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Phone used for pictures, not calls

Cellphone-toting public seldom uses booths

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These days, 50 cents won't buy you much -- but it will buy you a quick trip back in time, courtesy of the English-style telephone booth just outside the downtown Elephant & Castle Pub and Restaurant.

Ornate, lined with glass windows and equipped with a fully functioning pay phone, this red relic is one of the few surviving telephone booths in Winnipeg.

Upon close watch of the booth, it becomes clear why.

"I wanted to go in there and try a phone booth," said Charlie McKay, the booth's sole visitor during a busy weekday lunch hour. "I'd never been inside one before and wanted to know what it was like."

McKay had his own cellphone and didn't pay the 50 cents to make a call.

Over the course of an hour, the time-warped telephone was surrounded by busy professionals, smoking, visiting, talking on their cellphones and giving the poor thing little attention.

It's a clunky if not charming reminder of times past.

"It's kind of a decoration, but it doesn't really get used," said Diego Moncado, manager of the Elephant & Castle, which is located in the Delta Winnipeg Hotel on St. Mary Avenue. "The phone booth itself is becoming just for novelty."

While Maxwell Smart, Bill and Ted, and Superman have all found creative uses for this technology, phone booths are becoming less and less common in Winnipeg.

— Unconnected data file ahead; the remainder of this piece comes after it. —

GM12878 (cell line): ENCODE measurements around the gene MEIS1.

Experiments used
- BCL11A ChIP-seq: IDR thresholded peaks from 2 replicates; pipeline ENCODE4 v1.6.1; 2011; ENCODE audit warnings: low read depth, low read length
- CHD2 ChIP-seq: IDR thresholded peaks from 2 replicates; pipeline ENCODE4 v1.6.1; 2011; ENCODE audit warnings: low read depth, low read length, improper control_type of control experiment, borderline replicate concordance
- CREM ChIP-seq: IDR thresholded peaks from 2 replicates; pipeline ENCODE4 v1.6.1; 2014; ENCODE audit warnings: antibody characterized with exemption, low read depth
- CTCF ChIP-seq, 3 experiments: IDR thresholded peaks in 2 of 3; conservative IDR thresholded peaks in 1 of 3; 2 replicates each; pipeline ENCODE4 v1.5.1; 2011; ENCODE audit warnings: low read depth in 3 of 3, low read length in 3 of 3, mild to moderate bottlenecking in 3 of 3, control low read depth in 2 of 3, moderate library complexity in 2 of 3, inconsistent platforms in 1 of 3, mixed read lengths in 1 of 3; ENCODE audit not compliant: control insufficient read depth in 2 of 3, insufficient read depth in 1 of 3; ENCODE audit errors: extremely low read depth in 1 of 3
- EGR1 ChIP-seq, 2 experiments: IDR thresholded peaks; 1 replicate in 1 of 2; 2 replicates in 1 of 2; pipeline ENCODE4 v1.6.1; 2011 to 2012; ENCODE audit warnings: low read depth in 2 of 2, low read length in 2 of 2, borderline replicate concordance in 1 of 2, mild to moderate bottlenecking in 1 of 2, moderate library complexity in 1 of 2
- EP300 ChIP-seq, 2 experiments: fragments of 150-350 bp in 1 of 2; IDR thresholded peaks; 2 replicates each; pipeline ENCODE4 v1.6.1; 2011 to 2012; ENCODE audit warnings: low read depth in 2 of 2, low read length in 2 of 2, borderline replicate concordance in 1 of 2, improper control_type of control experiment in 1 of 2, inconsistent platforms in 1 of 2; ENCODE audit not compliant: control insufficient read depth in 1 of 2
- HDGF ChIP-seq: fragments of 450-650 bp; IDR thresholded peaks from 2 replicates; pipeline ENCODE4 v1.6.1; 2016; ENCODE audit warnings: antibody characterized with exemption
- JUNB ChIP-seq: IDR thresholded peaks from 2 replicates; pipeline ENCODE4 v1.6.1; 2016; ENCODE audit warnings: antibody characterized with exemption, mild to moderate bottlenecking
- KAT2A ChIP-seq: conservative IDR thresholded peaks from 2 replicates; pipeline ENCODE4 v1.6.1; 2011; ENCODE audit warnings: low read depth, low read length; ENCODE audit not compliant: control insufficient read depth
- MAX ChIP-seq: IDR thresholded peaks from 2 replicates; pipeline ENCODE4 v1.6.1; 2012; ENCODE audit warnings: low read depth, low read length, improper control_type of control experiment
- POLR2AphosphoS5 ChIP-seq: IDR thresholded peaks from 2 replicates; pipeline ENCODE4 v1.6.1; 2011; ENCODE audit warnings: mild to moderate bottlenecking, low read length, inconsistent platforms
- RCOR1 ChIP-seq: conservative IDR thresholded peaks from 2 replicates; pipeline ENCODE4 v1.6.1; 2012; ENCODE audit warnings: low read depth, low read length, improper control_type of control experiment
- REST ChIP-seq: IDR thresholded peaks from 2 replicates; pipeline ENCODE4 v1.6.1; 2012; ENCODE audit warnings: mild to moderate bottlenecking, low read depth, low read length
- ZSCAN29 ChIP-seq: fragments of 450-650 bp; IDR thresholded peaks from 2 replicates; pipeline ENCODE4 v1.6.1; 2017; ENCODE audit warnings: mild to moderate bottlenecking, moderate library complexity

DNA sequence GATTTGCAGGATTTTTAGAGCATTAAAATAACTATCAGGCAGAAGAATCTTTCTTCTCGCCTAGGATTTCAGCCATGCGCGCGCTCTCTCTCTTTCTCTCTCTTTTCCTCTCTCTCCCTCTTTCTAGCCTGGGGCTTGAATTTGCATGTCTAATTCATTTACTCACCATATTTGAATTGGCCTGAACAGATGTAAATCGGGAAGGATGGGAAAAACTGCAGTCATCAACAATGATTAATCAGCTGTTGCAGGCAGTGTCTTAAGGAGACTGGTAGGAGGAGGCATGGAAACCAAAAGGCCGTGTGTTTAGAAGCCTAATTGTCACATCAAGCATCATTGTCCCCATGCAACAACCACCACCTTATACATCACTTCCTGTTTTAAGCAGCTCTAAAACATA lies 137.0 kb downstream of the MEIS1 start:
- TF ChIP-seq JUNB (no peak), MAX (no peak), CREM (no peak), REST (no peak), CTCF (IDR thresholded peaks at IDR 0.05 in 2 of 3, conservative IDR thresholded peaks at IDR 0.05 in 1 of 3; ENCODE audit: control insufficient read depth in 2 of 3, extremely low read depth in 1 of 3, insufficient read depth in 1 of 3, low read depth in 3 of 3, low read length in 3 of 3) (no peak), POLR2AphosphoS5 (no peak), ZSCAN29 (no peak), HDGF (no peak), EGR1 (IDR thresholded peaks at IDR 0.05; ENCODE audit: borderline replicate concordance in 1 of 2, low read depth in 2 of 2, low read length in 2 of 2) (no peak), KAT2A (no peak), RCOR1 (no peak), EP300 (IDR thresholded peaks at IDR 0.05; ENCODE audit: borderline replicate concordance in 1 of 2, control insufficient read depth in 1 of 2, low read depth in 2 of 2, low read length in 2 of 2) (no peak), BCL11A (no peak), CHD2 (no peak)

MTS spokeswoman Jessica Poitras estimated while there are more than 2,400 MTS coin-operated phones in the city, only 12 of the four-walled booths remain.

Was this what street artist Banksy was getting at when he artfully murdered a red-box London telephone booth, sticking a pickaxe in its slumped remains? Oh, the tele-humanity.

And the landline could be the next dinosaur to go. Recent Statistics Canada figures show non-wireless telephones provide an increasingly less popular service. Between 2002 and 2010, fixed-line telephone expenses dropped 32 per cent, with cellphone expenses rising 189 per cent. Statistics Canada also reported household spending on landlines has decreased every year since 2002. Cellphone spending, on the other hand, surpassed fixed-line spending in 2009.

Moncado estimated the throwback telephone booth has been outside the business for 15 years, and while the Elephant & Castle used to receive a royalty cheque, they have not received one in years, as the booth is almost never used.

But McKay, the retro's booth's lone visitor, isn't so quick to sing the telephone booth's swan song.

"They should be around for a younger generation to see where cellphones came from. It shows our history and culture," he said.

Meanwhile, there is a use for this nostalgia-soaked artifact that the common smartphone doesn't offer.

"I see a lot of people posing for pictures with it," said Jesse, a Delta Winnipeg Hotel employee who asked that his last name not be used. "It's a lot of fun for people. It's a cool-looking thing."


Dropping In is a 'random act of journalism' that starts with a thumbtack on a city map and ends with a story from the street.

Republished from the Winnipeg Free Press print edition June 12, 2012 A2

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